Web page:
The only 2 bedrooms in the house were joined at the closet by a "secret door" in the back of the closet. That door held the ultimate mystery to me and I could only imagine what was in there! (Spoiler alert, I found out as a pre-teen, and it was just clothes- but as a child, it was surely the entrance to Narnia) I'd photograph it, with the door closed to represent all the mystery it held for me as a child.
But as fate and time would have it, I'm 33 now and all I have left are my memories and a few snapshots shared on social media. If I would've known then what I know now, right? If I could only go back and photograph it the way I remember it, so my kids would know. So I could share part of their legacy in that way...
But I know now and I can do it now.
In my own home right here in Chesapeake. In your home.
Sometimes clients tell me that they don't have a great home. It's a rental. It's not "theirs". It's small. It's cramped. It's not their forever home.
Friends, if we waited for perfection in our lives, it would never happen. I need you to hear this: home is where you spend your time. It's a state of mind. It doesn't need to be perfect- nothing in life is. Your life is happening RIGHT HERE and RIGHT NOW.
The house that I'm gushing about? Two bedrooms. One, very small bathroom. Did you read how many aunts and uncles and cousins I have? On the outside, it's nothing special. It's the memories I made in it that make it wonderful. It's the people that lived there. It's the spirit of the home I want to photograph.
In 15-20 years, I don't want you wishing you had pictures of this season of your life. I want you to have them. I want you to be able to pull them out and look at them and feel comforted, to feel connection, to feel something in your heart.
If you're local to Hampton Roads and you're ready to schedule your session with me, click here or on the contact tab above. I'm happy to sit and talk with you and plan your storytelling session.
Rachel's story is one a lot of us can relate to, yet unique to their own family. She and her husband both work from home. They've settled into a comfortable routine, the kind that comes with doing life together for years...the kind that can be comfortable in silence and in chaos. Their life together has been built on triumph and tragedy, love and loss.
Though the home they are in is a temporary one, it's home for now. They have each other and that's home enough. The feeling of "home" is all encompassing the second you walk through their door.
Their beautiful, yet ordinary, mornings consist of Daddy getting up first and fixing breakfast for the children. Promptly at 7:30am, the girls are sent to wake up Mommy. I arrived just in time to see them jumping on the bed and snuggling in for morning cuddles. Then, the familiar routine of divide and conquer begins. Daddy brushing teeth assembly line style, while Mommy dresses and brushes hair. A quick goodbye as Daddy takes the girls to school.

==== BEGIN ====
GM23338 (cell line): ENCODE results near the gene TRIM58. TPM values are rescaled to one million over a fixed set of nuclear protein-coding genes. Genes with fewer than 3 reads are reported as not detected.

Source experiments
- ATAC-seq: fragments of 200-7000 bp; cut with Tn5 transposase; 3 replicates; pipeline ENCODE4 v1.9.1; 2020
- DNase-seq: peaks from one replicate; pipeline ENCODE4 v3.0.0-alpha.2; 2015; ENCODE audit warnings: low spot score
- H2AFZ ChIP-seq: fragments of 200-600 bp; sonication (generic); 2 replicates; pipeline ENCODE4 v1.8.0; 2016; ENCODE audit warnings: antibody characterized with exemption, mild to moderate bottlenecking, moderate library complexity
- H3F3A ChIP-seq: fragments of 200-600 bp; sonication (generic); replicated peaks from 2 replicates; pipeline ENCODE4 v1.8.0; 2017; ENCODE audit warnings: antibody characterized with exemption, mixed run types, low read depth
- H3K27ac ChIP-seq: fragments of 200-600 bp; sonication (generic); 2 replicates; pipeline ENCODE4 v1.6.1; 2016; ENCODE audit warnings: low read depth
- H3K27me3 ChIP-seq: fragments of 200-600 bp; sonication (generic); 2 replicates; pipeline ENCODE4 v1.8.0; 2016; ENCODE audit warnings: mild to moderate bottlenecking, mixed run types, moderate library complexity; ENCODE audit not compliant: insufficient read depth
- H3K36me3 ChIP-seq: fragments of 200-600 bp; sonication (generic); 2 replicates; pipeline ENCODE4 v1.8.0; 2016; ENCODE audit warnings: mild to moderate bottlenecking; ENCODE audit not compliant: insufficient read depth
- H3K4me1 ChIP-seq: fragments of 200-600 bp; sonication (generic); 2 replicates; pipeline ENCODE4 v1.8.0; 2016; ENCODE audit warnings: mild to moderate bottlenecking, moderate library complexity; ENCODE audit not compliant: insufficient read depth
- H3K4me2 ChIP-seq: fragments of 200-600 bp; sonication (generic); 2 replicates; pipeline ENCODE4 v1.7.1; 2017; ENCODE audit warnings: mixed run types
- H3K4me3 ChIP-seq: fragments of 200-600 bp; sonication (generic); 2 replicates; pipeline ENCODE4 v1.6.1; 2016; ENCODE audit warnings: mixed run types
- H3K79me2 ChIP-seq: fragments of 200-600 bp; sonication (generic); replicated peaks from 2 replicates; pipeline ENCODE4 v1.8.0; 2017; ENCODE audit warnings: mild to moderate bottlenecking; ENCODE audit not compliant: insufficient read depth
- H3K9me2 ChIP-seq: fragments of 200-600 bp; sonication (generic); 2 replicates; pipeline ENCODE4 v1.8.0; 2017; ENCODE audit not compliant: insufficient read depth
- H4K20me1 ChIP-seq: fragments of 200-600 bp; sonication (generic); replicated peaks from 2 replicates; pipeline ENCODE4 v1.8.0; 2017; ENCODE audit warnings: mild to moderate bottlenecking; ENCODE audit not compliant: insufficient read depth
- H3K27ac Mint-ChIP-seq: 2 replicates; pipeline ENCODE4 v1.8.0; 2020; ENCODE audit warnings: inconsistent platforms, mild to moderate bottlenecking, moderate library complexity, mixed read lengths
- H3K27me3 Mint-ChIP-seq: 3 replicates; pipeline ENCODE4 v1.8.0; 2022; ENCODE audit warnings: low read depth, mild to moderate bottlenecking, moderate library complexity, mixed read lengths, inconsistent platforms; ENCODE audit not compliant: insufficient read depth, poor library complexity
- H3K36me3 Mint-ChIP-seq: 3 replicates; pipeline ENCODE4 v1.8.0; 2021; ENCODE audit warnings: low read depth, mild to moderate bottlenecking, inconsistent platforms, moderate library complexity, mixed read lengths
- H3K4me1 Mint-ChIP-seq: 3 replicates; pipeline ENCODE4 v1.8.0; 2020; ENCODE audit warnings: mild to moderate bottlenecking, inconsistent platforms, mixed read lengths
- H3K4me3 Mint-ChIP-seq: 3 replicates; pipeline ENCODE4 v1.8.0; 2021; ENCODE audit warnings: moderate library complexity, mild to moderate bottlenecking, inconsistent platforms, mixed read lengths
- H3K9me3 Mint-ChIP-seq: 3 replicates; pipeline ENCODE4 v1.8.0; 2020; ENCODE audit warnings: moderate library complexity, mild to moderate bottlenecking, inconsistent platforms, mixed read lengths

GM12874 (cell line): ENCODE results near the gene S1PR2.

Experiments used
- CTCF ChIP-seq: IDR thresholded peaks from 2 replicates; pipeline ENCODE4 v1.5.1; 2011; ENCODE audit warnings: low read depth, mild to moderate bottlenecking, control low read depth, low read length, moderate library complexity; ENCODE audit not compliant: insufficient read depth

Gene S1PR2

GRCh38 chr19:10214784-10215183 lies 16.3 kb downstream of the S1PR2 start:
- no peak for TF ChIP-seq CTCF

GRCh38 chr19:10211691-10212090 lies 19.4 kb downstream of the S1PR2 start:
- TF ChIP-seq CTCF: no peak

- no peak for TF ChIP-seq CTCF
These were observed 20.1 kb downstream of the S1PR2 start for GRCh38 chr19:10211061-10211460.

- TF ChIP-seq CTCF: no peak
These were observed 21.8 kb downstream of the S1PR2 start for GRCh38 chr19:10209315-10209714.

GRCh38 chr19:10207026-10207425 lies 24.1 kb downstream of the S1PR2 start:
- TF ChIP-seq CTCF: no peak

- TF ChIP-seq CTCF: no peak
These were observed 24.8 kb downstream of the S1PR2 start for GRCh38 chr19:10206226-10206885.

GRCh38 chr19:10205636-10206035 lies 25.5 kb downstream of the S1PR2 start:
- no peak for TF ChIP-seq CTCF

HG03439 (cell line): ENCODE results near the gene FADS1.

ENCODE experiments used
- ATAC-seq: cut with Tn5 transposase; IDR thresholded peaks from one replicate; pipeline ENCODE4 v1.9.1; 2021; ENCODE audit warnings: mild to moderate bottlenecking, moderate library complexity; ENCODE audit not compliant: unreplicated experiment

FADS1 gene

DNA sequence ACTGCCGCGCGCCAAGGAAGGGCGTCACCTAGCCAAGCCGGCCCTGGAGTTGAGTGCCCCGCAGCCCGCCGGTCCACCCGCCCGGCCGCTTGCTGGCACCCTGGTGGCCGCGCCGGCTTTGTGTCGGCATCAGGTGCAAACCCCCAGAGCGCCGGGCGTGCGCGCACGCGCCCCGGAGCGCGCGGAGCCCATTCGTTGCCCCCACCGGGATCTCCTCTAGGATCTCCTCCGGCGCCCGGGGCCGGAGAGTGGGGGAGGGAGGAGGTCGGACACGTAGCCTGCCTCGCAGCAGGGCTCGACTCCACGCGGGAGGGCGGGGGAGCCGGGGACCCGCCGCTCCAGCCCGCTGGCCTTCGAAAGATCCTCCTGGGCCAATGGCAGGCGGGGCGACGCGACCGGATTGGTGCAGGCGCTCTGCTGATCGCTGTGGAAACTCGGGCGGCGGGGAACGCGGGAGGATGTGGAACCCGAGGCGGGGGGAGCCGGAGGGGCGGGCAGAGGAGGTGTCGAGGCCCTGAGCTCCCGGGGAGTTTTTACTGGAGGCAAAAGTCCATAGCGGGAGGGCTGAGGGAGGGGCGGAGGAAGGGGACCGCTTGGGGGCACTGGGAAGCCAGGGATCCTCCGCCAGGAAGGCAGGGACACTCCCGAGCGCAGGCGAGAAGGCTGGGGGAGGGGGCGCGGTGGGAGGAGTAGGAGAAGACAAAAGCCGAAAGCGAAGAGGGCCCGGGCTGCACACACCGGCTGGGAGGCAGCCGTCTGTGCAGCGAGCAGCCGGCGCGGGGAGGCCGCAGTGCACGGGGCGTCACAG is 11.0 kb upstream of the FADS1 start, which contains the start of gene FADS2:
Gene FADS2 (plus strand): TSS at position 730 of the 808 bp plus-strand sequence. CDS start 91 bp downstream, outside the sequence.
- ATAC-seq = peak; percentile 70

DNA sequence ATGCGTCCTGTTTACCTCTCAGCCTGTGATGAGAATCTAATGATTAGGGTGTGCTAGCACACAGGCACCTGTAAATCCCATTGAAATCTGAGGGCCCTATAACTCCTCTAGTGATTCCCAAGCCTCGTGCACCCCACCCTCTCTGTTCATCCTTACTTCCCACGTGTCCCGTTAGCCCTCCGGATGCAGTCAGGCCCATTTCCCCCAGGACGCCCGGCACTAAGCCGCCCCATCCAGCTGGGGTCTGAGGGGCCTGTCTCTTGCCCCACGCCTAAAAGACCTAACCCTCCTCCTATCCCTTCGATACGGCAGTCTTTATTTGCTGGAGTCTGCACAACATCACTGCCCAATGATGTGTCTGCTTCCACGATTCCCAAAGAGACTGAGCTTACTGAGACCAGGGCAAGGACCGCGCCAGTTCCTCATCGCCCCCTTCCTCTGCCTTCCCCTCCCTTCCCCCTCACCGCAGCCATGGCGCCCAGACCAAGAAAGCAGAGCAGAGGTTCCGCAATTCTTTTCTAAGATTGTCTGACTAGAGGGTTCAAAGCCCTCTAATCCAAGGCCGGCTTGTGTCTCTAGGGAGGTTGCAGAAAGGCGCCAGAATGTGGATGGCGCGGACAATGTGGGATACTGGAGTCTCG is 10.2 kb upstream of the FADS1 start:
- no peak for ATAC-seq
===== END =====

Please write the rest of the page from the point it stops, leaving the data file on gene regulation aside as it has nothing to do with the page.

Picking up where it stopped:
And then, there were two.
Mommy and Little get quiet time together to snuggle, read, and fill up Little's heart with love and quality time before Mommy settles in for work.
I asked Rachel about her work and what it means to her to be able to work from home and share in these moments with her girls. She says, "I have shared my passion and educated my community on Young Living Essential Oils for the past 5 years and I've made a full time career out of it. We're [my husband and I] both extremely entrepreneurial minded and have been happiest working at home for ourselves! As far as motherhood, I've been super intentional with my time. I have set time blocks for work and set time blocks for family. Of course it can vary day to day which is the beauty of working from home."
Intentional. I like that a lot. Being intentional with our time, our relationships, and our commitments.
To say that I enjoyed photographing and working with their family would be an understatement. They welcomed me into their home as if I were an old family friend, greeted at the door on a cold, crisp fall morning with a warm hug and offers of hot coffee- by strangers no less. I was thrown directly into their morning routine and I was rewarded with real life goodness and given the freedom to document their truth...even down to brushing teeth and struggling to put tights on wiggly little girls. Being given that freedom and that trust is an honor.
I think being in front of the camera can do one of two things: it can make you self-conscious and "camera aware" (as we call it in the documentary community) or you can embrace it in an authentic and organic way. They embraced it and in turn, they truly have images that document this season of their life. They will be able to look back at this unscripted morning and see the real, honest love an ordinary morning brings.
Jess is a photographer serving families located in the Hampton Roads area of Virginia. She specializes in documentary and storytelling photography.